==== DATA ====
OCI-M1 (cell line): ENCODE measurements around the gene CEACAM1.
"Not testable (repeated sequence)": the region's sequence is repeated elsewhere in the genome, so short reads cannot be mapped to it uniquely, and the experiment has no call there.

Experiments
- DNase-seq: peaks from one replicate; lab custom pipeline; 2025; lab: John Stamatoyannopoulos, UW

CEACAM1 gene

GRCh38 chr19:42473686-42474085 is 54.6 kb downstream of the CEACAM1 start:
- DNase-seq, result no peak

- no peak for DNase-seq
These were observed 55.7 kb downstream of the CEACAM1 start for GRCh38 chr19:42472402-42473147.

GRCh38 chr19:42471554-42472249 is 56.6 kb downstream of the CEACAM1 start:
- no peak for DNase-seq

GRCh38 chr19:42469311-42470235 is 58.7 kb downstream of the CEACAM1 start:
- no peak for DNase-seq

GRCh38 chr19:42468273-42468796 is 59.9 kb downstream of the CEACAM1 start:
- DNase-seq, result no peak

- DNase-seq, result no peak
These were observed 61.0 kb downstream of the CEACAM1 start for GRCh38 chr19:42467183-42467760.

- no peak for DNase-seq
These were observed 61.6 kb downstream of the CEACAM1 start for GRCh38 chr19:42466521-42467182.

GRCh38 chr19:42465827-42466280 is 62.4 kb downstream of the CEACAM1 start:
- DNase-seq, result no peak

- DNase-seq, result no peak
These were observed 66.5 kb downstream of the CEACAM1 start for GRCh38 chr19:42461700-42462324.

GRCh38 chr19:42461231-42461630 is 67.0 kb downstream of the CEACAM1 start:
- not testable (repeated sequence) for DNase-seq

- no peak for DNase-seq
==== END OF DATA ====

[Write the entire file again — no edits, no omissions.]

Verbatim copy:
OCI-M1 (cell line): ENCODE measurements around the gene CEACAM1.
"Not testable (repeated sequence)": the region's sequence is repeated elsewhere in the genome, so short reads cannot be mapped to it uniquely, and the experiment has no call there.

Experiments
- DNase-seq: peaks from one replicate; lab custom pipeline; 2025; lab: John Stamatoyannopoulos, UW

CEACAM1 gene

GRCh38 chr19:42473686-42474085 is 54.6 kb downstream of the CEACAM1 start:
- DNase-seq, result no peak

- no peak for DNase-seq
These were observed 55.7 kb downstream of the CEACAM1 start for GRCh38 chr19:42472402-42473147.

GRCh38 chr19:42471554-42472249 is 56.6 kb downstream of the CEACAM1 start:
- no peak for DNase-seq

GRCh38 chr19:42469311-42470235 is 58.7 kb downstream of the CEACAM1 start:
- no peak for DNase-seq

GRCh38 chr19:42468273-42468796 is 59.9 kb downstream of the CEACAM1 start:
- DNase-seq, result no peak

- DNase-seq, result no peak
These were observed 61.0 kb downstream of the CEACAM1 start for GRCh38 chr19:42467183-42467760.

- no peak for DNase-seq
These were observed 61.6 kb downstream of the CEACAM1 start for GRCh38 chr19:42466521-42467182.

GRCh38 chr19:42465827-42466280 is 62.4 kb downstream of the CEACAM1 start:
- DNase-seq, result no peak

- DNase-seq, result no peak
These were observed 66.5 kb downstream of the CEACAM1 start for GRCh38 chr19:42461700-42462324.

GRCh38 chr19:42461231-42461630 is 67.0 kb downstream of the CEACAM1 start:
- not testable (repeated sequence) for DNase-seq

- no peak for DNase-seq